Note: This entry was scheduled to be posted earlier in the week, but due to an unstable internet connection, was not able to be uploaded until today.
One major piece I have taken from the trip so far is the small steps. With small steps a great outcome can be reached.
We had a great journey yesterday to arrive at our destination. Loading up the busses and making the trek from Guatemala City to Pantanatic. Unloading all of the medical supplies at the clinic. And finally the step of setting up the clinic and beginning to see our first patients. I was assigned to glasses yesterday and in the beginning it was just tedious work of unloading all the wonderfully donated glasses and through my own bias deciding if they were strong, medium, or weak prescriptions. A headache started to form from altering my vision as our first patient arrived. We worked with a woman with 20/160 vision. She tried on countless different glasses until finally her face lit up. We managed to find glasses to get her to 20/40 vision. Although it was not the best possible outcome, or the most successful case, our little steps: collecting glasses, bringing them here, organizing them, and finally putting countless pairs onto this woman, resulted in a change that will significantly impact her daily life.
Today even further the importance of small steps jumped out at me, and taking our time with each step. In the morning while shadowing Richard, the internist, he showed us how important every question that is asked is. To better the patient there are important step-by-step processes when assessing a patient. One overlooked step could lead to misdiagnosis or missing something completely. He showed us how taking time for every single patient is so important regardless of how many were in line, because one extra minute could make all the difference. We saw one woman with asthma with wheezing in her breath. Richard took us through the process of the examination, and in the end a bit more confusing script was decided on. Knowing there were a bit more complicated directions of use for her medication, after her script was filled we brought her back in to assure she understood the directions. Cooper showed her how to use her new Advair inhaler and Michelle, the translator, assured that she knew what to do. Just another one of the few examples of the importance of every step.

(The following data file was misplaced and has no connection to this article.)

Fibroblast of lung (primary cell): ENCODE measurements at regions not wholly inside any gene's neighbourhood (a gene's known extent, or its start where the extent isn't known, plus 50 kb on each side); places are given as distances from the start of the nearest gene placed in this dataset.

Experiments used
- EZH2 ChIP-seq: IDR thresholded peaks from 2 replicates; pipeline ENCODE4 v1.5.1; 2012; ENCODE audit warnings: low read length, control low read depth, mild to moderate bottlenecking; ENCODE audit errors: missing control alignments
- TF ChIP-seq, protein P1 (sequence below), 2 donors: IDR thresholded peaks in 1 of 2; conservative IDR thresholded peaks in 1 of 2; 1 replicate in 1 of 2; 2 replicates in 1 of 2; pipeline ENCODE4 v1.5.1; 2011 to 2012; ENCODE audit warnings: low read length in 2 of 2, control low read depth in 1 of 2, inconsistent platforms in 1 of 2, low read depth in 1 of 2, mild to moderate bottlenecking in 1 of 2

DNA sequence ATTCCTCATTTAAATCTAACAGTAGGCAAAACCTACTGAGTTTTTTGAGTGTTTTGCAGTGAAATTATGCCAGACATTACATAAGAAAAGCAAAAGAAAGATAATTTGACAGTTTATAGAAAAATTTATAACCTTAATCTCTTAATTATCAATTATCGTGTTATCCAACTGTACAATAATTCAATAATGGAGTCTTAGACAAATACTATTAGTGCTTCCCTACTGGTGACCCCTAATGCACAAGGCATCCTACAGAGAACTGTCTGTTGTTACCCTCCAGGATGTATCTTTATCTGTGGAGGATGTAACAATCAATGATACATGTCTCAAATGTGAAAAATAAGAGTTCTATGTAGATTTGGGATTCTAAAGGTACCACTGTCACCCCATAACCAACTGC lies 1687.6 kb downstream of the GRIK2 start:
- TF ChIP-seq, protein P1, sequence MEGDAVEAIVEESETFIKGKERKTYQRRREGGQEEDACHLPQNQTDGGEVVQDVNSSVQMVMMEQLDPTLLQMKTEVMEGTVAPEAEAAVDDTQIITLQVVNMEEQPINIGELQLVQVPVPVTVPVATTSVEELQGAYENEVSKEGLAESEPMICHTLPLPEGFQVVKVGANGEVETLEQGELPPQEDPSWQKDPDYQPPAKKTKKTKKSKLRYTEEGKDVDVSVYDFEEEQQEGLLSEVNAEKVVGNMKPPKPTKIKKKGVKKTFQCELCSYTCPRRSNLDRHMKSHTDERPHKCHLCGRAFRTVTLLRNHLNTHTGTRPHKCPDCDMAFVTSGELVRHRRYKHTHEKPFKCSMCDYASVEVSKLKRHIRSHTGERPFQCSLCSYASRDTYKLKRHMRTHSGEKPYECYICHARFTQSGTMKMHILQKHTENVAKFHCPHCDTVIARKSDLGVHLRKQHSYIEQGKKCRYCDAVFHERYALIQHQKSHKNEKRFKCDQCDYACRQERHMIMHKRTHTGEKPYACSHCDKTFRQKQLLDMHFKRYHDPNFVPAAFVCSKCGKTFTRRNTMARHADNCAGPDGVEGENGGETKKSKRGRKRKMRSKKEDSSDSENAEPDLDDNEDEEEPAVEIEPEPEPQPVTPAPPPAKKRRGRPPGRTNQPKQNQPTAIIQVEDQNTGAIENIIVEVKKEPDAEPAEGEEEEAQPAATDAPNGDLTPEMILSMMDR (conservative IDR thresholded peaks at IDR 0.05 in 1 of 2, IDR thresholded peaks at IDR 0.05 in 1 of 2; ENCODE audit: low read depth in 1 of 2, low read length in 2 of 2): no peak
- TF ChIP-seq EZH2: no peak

It is shocking to think that only a few months ago some of us on this trip didn’t know each other at all. Now I can say that the past couple of days we becoming our own family. We started off by calling ourselves Team Guatemala or even better Squademala, thanks to Ali (:D), to transitioning to being called Team Xavier. Looking back to when Abbie and Stephanie congratulations us on becoming a part of this team after being in that interview room with sweaty palms, extreme nerves, and possible panic attacks (or at least it was like that for me). Back in October we walked into the first weekly meeting with some strangers in the room, and today we walked out of dinner a family. Many steps led us to this point: weekly meetings, raking leaves in the cold, running a nearly naked race on the only week with snow all semester, traveling, and experiences together, but after today it was evident at our group and subgroup reflections that we are comfortable with each other and willing to work with and for each other like a family does.
Small steps have brought us here, and with time and compassion small steps will get us where we need to be.
Xavier University Class of 2017
Chemistry Major/ University Scholar